An ‘intermittent’ short circuit to ground in one of the Large Hardon Collider’s magnet circuits was identified on March 21st, which will delay its restart after remaining idle for two years while it underwent maintenance and an upgrade.
CERN (Conseil Européen pour la Recherche Nucléaire – European Council for Nuclear Research), the research organization that operates the Large Hadron Collider (LHC), the world’s largest and most powerful particle collider, says the machine’s second run is “coming ever closer. Seven of LHC’s eight sectors have successfully been commissioned to the 2015 operating energy of 6.5 TeV per beam, while the 8th “is not far behind.”
However, it added that this week there will be no circulating beam in the LHC.
For the last two years, the Large Hadron Collider has been undergoing maintenance and an upgrade. (Image: CERN)
The short circuit is still under investigation, CERN announced. Although the problem is a well understood one, it could take time to resolve, given that it is in a cold section of the machine. Repairing it requires warming up and then re-cooling after the repair.
CERN’s Director for Accelerators, Frédérick Bordry, said:
“Any cryogenic machine is a time amplifier. So, what would have taken hours in a warm machine could end up taking us weeks.”
CERN believes the delay could be from just a few days to several weeks. “A full assessment is on going, and a revised schedule will be announced as soon as it is known,” it wrote.
The Swiss-based organization says that whatever the case, the short-circuit’s impact on LHC operations will be “minimal”. This is the year for fully understanding the performance of the revamped LHC with a view to full-scale physics running as from next year until 2018.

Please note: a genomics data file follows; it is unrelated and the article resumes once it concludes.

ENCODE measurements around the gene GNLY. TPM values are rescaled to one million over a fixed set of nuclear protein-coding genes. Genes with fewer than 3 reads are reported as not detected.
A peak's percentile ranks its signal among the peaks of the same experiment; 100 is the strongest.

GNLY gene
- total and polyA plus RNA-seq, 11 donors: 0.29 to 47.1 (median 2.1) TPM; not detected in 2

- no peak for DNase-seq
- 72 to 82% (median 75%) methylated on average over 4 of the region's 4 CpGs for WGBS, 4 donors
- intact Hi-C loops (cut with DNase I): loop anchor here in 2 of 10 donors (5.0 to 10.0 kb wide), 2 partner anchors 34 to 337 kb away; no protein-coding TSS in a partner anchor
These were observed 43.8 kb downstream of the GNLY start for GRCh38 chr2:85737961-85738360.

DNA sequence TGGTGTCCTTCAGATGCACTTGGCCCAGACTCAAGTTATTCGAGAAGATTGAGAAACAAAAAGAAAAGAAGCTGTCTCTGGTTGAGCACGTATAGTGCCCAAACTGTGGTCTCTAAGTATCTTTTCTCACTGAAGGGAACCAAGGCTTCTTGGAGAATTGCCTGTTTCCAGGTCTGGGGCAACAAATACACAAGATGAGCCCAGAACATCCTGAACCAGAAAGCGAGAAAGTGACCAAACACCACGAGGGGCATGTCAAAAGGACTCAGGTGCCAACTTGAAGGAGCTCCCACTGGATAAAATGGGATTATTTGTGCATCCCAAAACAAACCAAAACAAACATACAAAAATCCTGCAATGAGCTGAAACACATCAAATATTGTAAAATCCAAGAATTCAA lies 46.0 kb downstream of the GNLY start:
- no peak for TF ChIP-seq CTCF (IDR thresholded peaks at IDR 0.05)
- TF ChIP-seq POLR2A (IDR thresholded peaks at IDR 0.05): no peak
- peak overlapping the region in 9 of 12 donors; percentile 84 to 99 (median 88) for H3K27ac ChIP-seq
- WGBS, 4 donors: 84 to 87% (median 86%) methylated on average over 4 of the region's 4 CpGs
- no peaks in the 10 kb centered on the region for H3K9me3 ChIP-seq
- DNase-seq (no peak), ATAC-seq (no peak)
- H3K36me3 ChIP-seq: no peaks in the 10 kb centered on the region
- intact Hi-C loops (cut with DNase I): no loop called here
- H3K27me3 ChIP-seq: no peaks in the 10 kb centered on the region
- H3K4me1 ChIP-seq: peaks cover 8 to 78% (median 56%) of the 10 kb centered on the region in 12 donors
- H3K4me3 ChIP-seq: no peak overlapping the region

CERN Director General, Rolf Heuer, said:
“All the signs are good for a great run 2. In the grand scheme of things, a few weeks delay in humankind’s quest to understand our universe is little more than the blink of an eye.”
LHC now a much mightier beast
The Large Hadron Collider, the biggest machine in the world, is 65% more powerful now than it was when it was put to sleep two years ago for planned maintenance and an upgrade.
LHC is a particle accelerator, a machine that speeds up subatomic particles to extremely high speeds by means of electric or electromagnetic fields. The accelerated particles crash into other particles, either as a research technique or to generate gamma rays and high-energy X-rays.
When operational again, LHC’s collision energy will increase from its previous 8 TeV (Terraelectron-Volts) to 13 TeV.
In 2013, LHC physically proved the existence of the Higgs boson, a sub-atomic particle often referred to as the ‘God Particle’, that was only known about theoretically.
Scientists hope the LHC will help them find out whether there might be a whole family of Higgs bosons. Supersymmetry Theory suggests there are five types. Finding them would be the scientific breakthrough of the century, researchers say.
Some people say the mightier LHC may prove that the Big Bang never happened.